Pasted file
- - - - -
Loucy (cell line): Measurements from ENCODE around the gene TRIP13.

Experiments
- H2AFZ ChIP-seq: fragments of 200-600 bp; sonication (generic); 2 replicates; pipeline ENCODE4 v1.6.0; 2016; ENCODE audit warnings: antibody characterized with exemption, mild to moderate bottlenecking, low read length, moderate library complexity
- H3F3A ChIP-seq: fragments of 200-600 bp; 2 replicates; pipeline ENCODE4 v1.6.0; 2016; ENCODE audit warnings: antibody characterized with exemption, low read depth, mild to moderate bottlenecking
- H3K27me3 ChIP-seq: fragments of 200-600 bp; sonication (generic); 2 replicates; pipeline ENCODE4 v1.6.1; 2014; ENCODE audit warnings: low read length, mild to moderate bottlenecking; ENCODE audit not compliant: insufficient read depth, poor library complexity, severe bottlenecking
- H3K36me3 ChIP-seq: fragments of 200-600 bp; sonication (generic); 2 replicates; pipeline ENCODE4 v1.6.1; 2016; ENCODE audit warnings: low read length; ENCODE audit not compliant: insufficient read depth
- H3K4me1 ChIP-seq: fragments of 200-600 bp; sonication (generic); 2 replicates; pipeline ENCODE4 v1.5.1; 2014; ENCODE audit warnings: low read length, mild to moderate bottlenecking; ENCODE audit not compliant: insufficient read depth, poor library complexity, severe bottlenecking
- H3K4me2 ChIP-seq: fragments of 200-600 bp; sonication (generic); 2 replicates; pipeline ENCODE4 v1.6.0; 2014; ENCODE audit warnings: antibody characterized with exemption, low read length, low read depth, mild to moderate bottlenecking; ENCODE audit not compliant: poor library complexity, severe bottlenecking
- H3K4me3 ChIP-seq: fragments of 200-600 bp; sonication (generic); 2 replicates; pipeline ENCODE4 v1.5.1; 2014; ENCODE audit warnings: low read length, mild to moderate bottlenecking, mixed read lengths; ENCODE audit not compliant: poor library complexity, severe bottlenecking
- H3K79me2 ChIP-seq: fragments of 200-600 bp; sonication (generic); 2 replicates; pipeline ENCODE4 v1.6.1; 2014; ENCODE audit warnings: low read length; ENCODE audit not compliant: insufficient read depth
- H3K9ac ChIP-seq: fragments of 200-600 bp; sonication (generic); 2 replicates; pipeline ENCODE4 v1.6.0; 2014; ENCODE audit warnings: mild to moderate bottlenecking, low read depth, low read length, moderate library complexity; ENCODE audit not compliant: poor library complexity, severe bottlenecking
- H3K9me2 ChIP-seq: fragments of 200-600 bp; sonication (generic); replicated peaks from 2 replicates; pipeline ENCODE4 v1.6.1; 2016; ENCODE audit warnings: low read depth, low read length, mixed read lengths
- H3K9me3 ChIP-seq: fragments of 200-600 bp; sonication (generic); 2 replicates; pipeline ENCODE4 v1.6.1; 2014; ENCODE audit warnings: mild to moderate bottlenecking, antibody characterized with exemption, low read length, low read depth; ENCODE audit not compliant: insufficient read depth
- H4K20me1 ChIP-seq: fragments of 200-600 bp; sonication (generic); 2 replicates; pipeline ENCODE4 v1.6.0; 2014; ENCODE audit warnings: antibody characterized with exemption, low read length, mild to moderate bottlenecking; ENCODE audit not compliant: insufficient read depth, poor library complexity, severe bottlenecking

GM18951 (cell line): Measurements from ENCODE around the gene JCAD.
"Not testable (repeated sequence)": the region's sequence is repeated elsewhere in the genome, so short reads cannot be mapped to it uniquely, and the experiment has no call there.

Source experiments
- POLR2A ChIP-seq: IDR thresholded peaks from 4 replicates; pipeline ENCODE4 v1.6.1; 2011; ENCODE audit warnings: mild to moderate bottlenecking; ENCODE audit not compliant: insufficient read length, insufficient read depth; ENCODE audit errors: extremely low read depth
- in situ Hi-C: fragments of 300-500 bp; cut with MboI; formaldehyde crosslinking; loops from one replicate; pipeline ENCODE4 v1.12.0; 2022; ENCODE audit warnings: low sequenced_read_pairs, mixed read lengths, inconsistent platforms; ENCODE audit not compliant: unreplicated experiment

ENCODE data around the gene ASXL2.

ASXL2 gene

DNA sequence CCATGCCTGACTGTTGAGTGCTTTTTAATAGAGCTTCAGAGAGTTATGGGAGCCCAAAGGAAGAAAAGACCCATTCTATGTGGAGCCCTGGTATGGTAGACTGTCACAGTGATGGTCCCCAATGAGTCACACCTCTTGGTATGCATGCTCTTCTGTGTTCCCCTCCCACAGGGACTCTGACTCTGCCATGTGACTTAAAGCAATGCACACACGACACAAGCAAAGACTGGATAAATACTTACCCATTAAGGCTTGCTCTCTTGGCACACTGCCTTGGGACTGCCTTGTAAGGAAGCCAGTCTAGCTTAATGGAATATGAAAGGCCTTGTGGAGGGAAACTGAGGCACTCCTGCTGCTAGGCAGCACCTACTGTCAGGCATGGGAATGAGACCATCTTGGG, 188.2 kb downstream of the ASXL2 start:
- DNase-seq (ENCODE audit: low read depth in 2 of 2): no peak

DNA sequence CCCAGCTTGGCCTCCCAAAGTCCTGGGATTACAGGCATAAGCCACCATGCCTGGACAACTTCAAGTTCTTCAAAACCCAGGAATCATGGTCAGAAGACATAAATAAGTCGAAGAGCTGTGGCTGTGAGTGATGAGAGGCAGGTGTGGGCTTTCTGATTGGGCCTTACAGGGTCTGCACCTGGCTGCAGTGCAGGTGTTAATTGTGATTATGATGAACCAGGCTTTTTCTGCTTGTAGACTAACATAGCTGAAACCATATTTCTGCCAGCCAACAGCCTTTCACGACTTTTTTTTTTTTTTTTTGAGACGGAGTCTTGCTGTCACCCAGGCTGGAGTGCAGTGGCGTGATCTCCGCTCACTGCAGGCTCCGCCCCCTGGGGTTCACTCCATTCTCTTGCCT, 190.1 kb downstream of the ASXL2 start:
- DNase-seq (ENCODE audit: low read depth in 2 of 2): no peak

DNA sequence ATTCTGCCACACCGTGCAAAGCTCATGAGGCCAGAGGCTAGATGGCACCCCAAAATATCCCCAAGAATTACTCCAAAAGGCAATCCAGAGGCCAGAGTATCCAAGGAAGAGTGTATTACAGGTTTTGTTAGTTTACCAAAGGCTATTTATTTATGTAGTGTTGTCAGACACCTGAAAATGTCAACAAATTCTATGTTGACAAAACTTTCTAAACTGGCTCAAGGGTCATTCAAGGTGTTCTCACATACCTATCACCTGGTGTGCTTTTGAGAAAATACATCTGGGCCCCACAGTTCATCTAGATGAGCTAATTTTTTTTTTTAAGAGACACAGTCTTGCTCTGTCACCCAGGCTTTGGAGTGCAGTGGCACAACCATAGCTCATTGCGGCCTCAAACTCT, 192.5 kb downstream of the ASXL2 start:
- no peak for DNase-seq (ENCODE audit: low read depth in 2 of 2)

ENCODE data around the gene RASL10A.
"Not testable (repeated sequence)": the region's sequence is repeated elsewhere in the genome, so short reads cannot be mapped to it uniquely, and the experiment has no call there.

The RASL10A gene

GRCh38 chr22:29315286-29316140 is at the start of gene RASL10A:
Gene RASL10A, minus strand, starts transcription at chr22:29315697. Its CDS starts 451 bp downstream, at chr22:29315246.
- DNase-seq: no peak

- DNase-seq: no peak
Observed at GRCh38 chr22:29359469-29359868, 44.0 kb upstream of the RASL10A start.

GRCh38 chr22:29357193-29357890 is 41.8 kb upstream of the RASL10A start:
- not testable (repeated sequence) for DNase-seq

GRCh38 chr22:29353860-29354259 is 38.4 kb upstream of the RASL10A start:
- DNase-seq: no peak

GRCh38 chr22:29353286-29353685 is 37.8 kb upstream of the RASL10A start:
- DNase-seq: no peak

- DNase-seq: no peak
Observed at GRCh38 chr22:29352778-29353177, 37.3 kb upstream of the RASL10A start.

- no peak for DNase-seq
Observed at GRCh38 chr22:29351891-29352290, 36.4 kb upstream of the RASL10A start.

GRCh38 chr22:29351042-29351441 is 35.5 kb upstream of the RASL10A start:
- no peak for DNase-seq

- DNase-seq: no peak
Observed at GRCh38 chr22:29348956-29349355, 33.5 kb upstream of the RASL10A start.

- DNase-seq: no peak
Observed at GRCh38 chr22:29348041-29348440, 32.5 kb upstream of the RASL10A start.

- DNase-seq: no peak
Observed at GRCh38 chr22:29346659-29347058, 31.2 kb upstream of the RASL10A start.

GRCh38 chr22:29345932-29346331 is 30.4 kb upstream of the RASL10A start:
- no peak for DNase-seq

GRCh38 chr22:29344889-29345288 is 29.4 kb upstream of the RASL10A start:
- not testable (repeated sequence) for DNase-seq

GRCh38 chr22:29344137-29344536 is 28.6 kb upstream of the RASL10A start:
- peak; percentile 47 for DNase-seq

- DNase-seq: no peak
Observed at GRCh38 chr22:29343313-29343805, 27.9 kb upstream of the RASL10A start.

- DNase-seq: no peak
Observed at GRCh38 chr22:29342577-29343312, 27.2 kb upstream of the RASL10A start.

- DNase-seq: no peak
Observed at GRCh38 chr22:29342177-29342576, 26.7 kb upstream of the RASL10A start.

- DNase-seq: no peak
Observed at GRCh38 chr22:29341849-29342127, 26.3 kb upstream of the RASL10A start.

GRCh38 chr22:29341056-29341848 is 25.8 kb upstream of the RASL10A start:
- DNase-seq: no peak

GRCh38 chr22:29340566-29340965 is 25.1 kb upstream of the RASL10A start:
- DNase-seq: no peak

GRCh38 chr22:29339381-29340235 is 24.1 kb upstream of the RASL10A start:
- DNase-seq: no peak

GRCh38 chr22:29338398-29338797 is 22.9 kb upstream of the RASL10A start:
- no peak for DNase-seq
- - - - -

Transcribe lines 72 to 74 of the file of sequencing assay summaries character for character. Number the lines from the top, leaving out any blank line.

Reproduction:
GRCh38 chr22:29339381-29340235 is 24.1 kb upstream of the RASL10A start:
- DNase-seq: no peak

GRCh38 chr22:29338398-29338797 is 22.9 kb upstream of the RASL10A start: